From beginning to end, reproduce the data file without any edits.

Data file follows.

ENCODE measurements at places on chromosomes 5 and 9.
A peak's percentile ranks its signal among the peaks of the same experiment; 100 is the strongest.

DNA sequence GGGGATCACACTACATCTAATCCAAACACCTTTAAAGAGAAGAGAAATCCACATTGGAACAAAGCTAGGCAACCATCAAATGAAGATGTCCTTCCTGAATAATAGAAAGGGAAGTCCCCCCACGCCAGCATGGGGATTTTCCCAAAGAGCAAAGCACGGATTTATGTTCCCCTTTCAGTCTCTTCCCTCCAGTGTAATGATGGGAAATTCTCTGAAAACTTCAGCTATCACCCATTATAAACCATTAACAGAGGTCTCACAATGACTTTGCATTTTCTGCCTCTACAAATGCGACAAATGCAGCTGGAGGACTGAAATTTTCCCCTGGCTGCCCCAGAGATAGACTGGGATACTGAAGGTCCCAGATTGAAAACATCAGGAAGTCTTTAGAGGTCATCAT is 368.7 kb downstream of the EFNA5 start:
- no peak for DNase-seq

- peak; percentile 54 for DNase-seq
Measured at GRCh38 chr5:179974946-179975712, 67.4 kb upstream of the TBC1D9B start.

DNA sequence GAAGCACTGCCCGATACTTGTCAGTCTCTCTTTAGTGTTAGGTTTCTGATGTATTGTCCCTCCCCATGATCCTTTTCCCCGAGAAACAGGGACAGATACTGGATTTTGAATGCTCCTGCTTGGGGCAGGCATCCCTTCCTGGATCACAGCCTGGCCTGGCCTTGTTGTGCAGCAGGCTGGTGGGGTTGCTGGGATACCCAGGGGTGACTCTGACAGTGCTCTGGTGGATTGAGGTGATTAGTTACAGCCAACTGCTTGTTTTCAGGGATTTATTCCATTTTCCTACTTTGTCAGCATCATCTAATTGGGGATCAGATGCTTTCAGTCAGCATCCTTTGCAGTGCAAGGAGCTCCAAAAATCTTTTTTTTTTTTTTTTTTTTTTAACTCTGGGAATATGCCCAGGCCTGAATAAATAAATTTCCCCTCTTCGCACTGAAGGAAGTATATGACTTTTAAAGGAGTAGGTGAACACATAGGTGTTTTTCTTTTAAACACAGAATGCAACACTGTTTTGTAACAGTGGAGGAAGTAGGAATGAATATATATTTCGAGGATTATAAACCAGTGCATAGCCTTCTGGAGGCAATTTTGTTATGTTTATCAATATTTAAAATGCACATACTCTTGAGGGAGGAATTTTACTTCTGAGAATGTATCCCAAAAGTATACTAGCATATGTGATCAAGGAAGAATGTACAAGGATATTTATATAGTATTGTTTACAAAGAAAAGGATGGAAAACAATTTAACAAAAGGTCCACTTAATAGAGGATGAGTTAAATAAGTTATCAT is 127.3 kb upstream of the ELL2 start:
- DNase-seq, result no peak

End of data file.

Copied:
ENCODE measurements at places on chromosomes 5 and 9.
A peak's percentile ranks its signal among the peaks of the same experiment; 100 is the strongest.

DNA sequence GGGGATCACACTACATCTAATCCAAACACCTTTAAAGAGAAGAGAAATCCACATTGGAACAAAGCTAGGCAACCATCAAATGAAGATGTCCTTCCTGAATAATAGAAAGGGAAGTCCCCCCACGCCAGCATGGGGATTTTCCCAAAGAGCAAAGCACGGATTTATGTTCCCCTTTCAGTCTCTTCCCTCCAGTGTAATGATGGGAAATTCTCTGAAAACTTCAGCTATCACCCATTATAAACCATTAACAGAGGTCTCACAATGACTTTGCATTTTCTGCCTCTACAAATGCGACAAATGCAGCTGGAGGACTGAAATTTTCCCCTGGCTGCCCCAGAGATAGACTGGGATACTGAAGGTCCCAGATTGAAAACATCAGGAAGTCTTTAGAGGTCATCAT is 368.7 kb downstream of the EFNA5 start:
- no peak for DNase-seq

- peak; percentile 54 for DNase-seq
Measured at GRCh38 chr5:179974946-179975712, 67.4 kb upstream of the TBC1D9B start.

DNA sequence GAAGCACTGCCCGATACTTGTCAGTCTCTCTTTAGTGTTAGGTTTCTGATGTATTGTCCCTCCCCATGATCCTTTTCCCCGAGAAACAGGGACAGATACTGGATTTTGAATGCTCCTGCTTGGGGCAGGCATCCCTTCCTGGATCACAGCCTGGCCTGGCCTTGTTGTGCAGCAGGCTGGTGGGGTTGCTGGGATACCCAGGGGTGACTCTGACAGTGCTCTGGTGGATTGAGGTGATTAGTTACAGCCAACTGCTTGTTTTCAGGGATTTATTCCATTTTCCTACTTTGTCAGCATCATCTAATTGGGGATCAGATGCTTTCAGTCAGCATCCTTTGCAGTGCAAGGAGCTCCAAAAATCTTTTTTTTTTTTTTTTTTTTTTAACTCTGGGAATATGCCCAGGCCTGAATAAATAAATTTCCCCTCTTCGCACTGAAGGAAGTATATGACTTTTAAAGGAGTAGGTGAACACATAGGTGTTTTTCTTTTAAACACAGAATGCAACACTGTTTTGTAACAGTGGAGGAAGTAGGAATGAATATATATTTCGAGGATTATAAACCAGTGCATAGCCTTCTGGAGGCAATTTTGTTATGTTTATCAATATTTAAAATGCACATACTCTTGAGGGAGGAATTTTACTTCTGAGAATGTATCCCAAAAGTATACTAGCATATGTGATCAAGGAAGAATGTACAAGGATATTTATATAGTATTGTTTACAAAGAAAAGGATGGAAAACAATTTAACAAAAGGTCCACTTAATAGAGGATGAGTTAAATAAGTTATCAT is 127.3 kb upstream of the ELL2 start:
- DNase-seq, result no peak